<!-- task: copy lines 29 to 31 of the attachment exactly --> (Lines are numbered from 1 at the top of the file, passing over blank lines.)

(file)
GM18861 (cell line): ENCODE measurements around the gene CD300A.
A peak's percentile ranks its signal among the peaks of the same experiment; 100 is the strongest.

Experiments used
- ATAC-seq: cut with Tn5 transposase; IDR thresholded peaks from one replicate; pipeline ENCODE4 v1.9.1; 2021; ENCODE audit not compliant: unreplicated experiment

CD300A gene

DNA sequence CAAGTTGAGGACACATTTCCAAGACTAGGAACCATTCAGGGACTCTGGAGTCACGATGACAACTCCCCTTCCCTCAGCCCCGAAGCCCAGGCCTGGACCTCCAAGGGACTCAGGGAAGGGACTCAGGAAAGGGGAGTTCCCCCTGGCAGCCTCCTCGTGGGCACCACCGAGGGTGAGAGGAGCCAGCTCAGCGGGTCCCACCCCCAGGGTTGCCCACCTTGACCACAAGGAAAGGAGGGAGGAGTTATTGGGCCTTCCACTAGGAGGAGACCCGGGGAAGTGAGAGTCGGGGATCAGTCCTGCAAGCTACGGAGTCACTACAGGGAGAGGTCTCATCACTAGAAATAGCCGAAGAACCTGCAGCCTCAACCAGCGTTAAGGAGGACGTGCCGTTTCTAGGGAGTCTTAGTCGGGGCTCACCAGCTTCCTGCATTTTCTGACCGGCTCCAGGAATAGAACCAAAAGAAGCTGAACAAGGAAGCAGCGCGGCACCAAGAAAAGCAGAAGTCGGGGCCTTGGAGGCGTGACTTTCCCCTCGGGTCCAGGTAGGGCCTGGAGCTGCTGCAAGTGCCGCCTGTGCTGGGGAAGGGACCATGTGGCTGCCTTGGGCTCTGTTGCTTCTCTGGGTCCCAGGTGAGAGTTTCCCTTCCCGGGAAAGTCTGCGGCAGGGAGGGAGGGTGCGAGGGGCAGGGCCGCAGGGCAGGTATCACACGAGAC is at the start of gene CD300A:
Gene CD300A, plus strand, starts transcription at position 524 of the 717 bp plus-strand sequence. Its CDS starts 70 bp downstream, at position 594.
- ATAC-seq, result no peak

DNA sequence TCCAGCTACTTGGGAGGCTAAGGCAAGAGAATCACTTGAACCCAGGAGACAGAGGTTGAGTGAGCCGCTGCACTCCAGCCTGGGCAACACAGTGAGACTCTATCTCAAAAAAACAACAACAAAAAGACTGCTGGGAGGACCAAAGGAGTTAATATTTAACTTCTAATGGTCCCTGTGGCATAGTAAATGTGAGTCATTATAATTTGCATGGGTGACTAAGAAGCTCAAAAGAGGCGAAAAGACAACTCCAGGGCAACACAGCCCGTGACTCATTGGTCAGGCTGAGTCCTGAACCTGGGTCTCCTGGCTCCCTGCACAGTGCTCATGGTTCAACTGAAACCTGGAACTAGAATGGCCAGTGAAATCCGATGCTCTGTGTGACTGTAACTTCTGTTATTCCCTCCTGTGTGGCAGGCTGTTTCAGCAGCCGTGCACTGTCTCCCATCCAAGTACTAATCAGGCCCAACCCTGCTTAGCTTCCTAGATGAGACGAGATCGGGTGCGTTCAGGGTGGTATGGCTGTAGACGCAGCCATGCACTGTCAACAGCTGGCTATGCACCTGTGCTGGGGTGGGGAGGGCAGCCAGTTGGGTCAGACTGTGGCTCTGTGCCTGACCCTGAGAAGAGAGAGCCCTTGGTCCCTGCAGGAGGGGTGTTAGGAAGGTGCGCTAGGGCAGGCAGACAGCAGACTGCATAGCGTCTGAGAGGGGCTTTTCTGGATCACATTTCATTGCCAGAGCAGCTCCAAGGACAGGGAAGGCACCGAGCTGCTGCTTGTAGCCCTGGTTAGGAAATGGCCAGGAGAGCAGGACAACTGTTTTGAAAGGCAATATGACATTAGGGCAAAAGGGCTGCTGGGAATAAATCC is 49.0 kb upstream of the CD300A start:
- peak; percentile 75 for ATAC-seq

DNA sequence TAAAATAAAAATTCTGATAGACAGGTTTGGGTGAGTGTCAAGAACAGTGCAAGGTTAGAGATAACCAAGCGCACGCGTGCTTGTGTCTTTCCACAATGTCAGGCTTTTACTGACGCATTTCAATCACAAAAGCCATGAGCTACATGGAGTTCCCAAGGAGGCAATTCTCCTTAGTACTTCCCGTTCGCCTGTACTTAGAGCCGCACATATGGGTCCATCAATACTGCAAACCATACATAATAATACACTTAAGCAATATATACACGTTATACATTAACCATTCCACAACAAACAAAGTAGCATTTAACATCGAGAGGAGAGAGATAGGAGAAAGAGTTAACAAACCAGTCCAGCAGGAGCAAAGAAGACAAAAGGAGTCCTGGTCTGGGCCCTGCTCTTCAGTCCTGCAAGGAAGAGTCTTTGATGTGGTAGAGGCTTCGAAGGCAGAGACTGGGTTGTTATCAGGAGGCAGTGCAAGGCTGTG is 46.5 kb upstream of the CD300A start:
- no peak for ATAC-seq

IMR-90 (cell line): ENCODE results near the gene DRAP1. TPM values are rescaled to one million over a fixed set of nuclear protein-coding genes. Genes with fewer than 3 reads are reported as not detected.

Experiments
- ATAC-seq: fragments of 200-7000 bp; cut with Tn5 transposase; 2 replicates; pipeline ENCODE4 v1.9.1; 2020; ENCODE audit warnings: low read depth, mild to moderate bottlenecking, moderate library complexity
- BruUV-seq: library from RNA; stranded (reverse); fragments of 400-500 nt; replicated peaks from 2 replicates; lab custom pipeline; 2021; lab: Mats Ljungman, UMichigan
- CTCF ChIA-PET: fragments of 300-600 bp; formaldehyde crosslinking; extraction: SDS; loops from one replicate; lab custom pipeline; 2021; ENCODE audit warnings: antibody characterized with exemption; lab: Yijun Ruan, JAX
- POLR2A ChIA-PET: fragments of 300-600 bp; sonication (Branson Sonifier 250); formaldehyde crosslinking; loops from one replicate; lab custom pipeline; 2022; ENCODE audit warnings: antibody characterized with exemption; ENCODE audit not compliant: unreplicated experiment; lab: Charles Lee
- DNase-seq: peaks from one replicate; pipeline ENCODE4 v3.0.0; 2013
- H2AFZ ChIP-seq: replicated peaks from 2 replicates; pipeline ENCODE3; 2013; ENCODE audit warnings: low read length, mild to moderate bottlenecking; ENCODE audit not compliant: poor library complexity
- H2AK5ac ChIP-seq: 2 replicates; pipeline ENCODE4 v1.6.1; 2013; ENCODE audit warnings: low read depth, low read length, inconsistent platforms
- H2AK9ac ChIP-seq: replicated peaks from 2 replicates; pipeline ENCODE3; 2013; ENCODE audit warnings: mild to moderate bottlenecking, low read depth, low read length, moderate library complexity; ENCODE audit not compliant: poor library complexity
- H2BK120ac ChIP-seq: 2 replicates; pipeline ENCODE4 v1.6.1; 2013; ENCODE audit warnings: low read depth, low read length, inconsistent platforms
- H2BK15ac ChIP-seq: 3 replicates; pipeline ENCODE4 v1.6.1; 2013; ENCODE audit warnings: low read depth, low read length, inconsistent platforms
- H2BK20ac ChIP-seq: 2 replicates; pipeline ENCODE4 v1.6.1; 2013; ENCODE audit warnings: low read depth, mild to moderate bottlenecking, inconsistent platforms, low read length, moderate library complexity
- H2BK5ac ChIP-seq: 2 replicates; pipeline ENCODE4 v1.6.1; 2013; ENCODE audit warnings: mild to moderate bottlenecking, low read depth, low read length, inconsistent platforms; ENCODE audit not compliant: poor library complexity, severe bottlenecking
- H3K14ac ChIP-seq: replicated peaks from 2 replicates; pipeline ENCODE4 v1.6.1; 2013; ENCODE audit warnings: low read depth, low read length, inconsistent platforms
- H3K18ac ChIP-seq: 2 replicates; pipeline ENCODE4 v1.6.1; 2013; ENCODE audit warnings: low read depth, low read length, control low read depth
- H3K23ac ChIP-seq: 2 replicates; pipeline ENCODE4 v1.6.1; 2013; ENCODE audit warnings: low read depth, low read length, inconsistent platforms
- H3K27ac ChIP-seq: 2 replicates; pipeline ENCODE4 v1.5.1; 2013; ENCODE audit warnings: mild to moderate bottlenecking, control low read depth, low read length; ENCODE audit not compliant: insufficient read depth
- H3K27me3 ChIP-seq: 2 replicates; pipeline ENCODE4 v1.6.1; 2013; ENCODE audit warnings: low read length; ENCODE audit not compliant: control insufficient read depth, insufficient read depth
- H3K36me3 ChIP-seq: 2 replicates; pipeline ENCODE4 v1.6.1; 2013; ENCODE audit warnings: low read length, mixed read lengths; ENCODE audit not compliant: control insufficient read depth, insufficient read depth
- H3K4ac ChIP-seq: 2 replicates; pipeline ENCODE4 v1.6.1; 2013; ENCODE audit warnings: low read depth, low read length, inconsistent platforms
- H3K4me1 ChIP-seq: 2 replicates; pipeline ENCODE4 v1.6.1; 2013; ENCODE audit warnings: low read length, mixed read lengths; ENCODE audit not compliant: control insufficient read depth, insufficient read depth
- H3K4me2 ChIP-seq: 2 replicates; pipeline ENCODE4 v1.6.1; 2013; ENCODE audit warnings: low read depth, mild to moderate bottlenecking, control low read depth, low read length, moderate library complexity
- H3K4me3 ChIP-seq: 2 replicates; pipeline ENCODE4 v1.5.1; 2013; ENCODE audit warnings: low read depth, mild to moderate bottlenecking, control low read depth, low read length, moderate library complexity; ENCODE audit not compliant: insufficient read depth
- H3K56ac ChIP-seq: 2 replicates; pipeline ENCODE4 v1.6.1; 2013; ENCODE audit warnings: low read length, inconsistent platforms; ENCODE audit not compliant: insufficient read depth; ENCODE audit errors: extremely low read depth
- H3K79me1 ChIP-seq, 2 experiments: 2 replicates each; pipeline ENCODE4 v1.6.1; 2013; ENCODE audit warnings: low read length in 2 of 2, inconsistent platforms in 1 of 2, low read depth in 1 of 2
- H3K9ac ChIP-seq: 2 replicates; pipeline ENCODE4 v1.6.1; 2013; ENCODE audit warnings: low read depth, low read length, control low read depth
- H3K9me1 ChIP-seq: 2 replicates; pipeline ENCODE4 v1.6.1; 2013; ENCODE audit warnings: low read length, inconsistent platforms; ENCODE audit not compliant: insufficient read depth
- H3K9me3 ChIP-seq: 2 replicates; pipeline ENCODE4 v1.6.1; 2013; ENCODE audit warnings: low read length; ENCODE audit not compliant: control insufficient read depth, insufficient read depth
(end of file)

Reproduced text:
- H3K23ac ChIP-seq: 2 replicates; pipeline ENCODE4 v1.6.1; 2013; ENCODE audit warnings: low read depth, low read length, inconsistent platforms
- H3K27ac ChIP-seq: 2 replicates; pipeline ENCODE4 v1.5.1; 2013; ENCODE audit warnings: mild to moderate bottlenecking, control low read depth, low read length; ENCODE audit not compliant: insufficient read depth
- H3K27me3 ChIP-seq: 2 replicates; pipeline ENCODE4 v1.6.1; 2013; ENCODE audit warnings: low read length; ENCODE audit not compliant: control insufficient read depth, insufficient read depth